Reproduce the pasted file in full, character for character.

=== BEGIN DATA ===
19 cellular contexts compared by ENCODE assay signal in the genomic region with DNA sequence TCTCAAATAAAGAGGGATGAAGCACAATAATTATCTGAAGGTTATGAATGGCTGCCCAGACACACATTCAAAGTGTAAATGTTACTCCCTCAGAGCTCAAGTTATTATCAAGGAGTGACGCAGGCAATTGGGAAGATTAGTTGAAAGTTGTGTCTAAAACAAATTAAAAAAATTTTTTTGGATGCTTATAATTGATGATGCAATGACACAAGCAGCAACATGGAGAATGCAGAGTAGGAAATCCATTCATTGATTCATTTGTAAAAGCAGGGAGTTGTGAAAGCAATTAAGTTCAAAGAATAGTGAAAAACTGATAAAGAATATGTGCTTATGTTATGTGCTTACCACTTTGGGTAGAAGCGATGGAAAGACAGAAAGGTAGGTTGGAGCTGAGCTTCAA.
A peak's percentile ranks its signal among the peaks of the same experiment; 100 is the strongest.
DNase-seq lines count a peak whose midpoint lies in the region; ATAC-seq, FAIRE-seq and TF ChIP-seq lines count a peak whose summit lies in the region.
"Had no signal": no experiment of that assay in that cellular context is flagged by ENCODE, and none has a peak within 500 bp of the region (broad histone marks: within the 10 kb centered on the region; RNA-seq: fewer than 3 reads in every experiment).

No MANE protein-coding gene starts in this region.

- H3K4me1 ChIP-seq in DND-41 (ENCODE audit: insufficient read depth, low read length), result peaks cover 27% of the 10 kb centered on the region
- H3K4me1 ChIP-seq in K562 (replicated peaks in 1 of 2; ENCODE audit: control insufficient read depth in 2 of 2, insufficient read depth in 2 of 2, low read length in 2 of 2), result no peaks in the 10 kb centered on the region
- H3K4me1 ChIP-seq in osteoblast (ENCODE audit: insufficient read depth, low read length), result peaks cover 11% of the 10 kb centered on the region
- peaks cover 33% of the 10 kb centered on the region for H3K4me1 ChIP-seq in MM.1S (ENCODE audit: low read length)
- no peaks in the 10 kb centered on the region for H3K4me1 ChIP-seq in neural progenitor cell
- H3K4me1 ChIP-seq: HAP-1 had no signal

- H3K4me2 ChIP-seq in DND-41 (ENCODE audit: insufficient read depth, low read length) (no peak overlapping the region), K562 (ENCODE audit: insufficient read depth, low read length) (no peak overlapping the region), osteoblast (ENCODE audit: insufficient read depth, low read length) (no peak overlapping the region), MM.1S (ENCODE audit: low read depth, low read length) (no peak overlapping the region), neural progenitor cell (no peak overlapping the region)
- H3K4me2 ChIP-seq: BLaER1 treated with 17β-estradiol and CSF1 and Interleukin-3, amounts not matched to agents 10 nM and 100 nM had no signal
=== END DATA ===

19 cellular contexts compared by ENCODE assay signal in the genomic region with DNA sequence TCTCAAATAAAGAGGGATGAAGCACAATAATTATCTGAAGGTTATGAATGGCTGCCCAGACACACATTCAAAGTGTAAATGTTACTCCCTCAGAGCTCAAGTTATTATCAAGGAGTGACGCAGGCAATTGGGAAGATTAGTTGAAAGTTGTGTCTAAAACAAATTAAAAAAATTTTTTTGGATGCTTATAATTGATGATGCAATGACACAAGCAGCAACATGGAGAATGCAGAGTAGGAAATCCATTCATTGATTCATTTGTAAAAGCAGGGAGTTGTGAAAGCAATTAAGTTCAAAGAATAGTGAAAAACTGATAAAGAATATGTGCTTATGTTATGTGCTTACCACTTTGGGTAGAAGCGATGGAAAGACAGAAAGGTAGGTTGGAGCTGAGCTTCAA.
A peak's percentile ranks its signal among the peaks of the same experiment; 100 is the strongest.
DNase-seq lines count a peak whose midpoint lies in the region; ATAC-seq, FAIRE-seq and TF ChIP-seq lines count a peak whose summit lies in the region.
"Had no signal": no experiment of that assay in that cellular context is flagged by ENCODE, and none has a peak within 500 bp of the region (broad histone marks: within the 10 kb centered on the region; RNA-seq: fewer than 3 reads in every experiment).

No MANE protein-coding gene starts in this region.

- H3K4me1 ChIP-seq in DND-41 (ENCODE audit: insufficient read depth, low read length), result peaks cover 27% of the 10 kb centered on the region
- H3K4me1 ChIP-seq in K562 (replicated peaks in 1 of 2; ENCODE audit: control insufficient read depth in 2 of 2, insufficient read depth in 2 of 2, low read length in 2 of 2), result no peaks in the 10 kb centered on the region
- H3K4me1 ChIP-seq in osteoblast (ENCODE audit: insufficient read depth, low read length), result peaks cover 11% of the 10 kb centered on the region
- peaks cover 33% of the 10 kb centered on the region for H3K4me1 ChIP-seq in MM.1S (ENCODE audit: low read length)
- no peaks in the 10 kb centered on the region for H3K4me1 ChIP-seq in neural progenitor cell
- H3K4me1 ChIP-seq: HAP-1 had no signal

- H3K4me2 ChIP-seq in DND-41 (ENCODE audit: insufficient read depth, low read length) (no peak overlapping the region), K562 (ENCODE audit: insufficient read depth, low read length) (no peak overlapping the region), osteoblast (ENCODE audit: insufficient read depth, low read length) (no peak overlapping the region), MM.1S (ENCODE audit: low read depth, low read length) (no peak overlapping the region), neural progenitor cell (no peak overlapping the region)
- H3K4me2 ChIP-seq: BLaER1 treated with 17β-estradiol and CSF1 and Interleukin-3, amounts not matched to agents 10 nM and 100 nM had no signal